Remains of Tapestry from a Xiongnu (Early 1st Century AD) Burial in Mound 22 at Noin-Ula
Remain s of Tapestry from a Xiongnu (Early 1st Century AD) Burial in Mound 22 at Noin-Ula
N.V. Polosmak1 and E.V. Karpova2 1Institute of Archaeology and Ethnography, Siberian Branch, Russian Academy of Sciences, Pr. Akademika Lavrentieva 17, Novosibirsk, 630090, Russia 2N.N. Vorozhtsov Novosibirsk Institute of Organic Chemistry, Siberian Branch, Russian Academy of Sciences, Pr. Akademika Lavrentieva 9, Novosibirsk, 630090, Russia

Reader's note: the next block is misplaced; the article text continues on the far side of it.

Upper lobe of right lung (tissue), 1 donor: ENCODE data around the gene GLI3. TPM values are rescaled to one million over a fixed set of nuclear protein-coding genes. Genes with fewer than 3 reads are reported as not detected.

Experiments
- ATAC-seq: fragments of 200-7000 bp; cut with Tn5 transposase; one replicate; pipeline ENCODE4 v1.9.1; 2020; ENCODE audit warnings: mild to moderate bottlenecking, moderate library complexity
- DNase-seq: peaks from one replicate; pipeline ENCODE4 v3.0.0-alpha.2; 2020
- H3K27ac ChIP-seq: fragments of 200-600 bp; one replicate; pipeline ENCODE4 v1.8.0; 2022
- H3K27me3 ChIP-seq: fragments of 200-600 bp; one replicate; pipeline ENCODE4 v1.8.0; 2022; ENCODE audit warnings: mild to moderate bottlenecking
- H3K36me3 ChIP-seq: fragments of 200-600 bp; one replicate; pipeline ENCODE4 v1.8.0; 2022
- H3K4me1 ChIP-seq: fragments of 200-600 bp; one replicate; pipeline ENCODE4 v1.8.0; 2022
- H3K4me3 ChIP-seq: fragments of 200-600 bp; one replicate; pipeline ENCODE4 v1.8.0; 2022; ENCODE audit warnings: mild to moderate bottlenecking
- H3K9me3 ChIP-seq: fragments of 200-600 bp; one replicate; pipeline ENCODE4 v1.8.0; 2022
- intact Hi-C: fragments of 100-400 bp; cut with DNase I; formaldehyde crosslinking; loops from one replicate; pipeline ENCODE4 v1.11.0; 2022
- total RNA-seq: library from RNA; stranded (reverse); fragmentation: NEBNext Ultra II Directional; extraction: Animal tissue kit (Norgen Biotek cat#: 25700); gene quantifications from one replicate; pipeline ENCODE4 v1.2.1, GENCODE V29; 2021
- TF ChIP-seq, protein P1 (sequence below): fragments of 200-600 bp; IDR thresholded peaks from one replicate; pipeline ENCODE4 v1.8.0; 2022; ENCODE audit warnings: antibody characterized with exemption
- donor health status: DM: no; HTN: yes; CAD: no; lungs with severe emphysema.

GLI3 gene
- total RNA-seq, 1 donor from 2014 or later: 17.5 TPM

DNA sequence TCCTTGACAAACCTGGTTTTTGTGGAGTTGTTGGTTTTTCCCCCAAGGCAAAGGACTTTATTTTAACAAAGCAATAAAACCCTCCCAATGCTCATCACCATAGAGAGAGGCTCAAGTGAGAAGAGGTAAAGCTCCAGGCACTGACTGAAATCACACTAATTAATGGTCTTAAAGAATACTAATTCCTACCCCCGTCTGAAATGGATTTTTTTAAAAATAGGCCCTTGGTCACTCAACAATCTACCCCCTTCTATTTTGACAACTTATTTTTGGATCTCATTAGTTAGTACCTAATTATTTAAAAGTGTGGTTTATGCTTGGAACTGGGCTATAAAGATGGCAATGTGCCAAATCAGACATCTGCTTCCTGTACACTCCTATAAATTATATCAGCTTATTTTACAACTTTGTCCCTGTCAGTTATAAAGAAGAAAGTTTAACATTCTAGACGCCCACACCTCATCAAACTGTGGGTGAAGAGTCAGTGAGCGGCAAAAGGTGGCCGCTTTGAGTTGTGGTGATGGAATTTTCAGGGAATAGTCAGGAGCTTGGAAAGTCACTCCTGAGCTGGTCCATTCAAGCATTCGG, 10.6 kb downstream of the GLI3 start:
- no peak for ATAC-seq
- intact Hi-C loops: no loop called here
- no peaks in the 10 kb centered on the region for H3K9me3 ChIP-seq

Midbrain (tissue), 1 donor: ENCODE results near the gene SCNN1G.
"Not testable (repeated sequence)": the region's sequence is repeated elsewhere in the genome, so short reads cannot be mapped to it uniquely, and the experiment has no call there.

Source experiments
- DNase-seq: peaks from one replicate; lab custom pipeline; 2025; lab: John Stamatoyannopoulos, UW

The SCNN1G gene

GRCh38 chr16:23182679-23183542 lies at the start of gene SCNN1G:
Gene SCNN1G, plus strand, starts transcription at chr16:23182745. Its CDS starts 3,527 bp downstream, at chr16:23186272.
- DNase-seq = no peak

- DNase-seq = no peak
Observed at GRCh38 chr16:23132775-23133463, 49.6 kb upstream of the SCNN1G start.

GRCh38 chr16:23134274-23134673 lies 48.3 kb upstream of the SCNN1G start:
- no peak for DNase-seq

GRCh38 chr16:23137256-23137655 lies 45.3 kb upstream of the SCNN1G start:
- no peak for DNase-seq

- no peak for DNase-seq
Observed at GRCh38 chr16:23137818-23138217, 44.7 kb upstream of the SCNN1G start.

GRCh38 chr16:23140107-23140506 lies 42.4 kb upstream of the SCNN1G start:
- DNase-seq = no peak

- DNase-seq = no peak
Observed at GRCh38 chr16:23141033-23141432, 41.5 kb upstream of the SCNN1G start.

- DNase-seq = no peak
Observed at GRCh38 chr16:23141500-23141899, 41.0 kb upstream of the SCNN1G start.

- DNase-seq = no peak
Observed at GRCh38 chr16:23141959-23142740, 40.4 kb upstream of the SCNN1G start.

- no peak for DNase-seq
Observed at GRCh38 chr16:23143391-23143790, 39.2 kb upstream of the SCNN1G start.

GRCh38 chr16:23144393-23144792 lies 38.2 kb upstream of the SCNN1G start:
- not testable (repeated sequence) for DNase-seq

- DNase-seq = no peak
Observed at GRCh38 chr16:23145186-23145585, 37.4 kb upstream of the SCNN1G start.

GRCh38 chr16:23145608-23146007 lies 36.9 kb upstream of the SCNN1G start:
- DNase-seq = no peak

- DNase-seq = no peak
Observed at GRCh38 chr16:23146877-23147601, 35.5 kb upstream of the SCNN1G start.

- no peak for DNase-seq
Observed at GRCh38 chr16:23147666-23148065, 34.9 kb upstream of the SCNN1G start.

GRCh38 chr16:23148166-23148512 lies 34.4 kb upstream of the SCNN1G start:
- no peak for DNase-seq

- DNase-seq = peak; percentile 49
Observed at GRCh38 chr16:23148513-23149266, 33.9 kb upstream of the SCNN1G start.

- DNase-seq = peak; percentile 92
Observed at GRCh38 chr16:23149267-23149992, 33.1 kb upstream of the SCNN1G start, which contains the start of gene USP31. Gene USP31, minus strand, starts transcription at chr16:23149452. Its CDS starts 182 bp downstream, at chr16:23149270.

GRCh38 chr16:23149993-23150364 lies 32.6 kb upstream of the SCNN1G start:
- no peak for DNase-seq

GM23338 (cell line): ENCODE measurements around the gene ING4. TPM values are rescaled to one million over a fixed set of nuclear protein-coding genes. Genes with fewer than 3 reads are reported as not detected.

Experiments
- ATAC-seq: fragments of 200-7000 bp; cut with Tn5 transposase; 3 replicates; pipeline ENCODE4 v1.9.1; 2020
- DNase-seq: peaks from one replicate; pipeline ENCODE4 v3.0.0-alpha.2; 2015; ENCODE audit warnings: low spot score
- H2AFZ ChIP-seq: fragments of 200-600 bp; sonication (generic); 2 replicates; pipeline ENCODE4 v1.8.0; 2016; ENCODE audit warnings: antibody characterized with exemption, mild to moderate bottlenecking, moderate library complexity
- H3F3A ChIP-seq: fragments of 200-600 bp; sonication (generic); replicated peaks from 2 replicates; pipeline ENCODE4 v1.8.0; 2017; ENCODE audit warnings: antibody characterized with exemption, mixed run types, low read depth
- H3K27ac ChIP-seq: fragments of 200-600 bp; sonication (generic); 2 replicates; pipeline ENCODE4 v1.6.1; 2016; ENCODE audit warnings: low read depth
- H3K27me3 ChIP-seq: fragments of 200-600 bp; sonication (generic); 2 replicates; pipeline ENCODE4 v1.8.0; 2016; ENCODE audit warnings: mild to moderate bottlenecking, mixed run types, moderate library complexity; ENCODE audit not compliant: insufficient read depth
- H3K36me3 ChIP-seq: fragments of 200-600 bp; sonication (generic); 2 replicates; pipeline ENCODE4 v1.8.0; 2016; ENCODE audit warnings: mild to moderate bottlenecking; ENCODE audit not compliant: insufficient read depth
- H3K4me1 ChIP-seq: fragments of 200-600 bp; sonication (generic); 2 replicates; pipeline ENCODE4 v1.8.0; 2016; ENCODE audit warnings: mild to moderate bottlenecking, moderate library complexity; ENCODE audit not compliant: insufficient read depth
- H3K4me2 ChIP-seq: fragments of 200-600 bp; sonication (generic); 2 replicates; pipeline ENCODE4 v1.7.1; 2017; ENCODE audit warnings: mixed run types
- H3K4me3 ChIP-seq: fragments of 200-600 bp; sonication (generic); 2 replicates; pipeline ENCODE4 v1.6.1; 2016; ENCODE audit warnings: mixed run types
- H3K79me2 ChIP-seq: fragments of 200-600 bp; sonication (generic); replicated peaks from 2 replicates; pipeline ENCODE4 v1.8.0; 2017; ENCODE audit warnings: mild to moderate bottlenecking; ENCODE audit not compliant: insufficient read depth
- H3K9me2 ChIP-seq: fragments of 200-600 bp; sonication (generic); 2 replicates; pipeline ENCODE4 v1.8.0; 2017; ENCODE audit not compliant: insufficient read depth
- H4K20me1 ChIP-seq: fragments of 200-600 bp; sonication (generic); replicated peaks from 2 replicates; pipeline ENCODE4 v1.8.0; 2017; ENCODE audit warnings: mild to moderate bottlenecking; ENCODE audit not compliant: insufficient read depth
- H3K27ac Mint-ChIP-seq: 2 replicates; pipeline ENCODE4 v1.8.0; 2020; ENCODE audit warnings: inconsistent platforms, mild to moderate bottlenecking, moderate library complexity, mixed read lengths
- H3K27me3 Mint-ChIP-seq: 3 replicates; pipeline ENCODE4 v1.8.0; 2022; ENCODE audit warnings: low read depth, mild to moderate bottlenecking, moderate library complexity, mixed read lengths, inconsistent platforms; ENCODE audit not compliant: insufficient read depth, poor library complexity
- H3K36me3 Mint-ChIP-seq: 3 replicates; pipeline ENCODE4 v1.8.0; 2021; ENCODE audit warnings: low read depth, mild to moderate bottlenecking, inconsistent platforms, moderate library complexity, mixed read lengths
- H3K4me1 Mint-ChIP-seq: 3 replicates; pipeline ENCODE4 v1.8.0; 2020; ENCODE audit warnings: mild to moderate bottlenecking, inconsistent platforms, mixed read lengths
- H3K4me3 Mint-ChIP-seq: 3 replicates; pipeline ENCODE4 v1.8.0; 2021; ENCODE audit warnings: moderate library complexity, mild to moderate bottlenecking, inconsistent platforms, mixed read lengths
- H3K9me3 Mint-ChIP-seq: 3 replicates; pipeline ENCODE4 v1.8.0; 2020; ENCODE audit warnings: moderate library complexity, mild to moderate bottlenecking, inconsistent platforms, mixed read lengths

The article describes two pieces of decorated woolen tapestry discovered by the Russian-Mongolian expedition in a Xiongnu (early 1st century AD) burial at Noin-Ula (Noyon Uul) mound 22, Mongolia, in 2012. One piece shows a composition consisting of a line of fl owers surrounded by a “rolling wave” woven along the left edge, and bands of similar waves skirting the opposite side. The design on the other piece consists mostly of five bands with floral patterns separated by plain tawny stripes. The pieces are close, technologically, to woolen fabrics unearthed at Eastern Mediterranean cities such as Palmyra, Dura-Europos, and Masada. The designs resemble those on fabrics from early 1st millennium sites in Xinjiang (Shampula, Niya, and Loulan), as well as those on Syrian fabrics having typical Palmyra design. However, the Noin-Ula pieces differ from their Palmyran and Xinjiang counterparts by a more expressive manner of rendering fl oral motifs. On the basis of analysis of the dyes, the original palette is reconstructed. Our analysis suggests that the cloth could have been manufactured at an Eastern Mediterranean tapestry workshop—one of those of enduring fame. The cloth was probably imported to the Mongolian steppes, together with other articles, along the southern section of the Silk Road.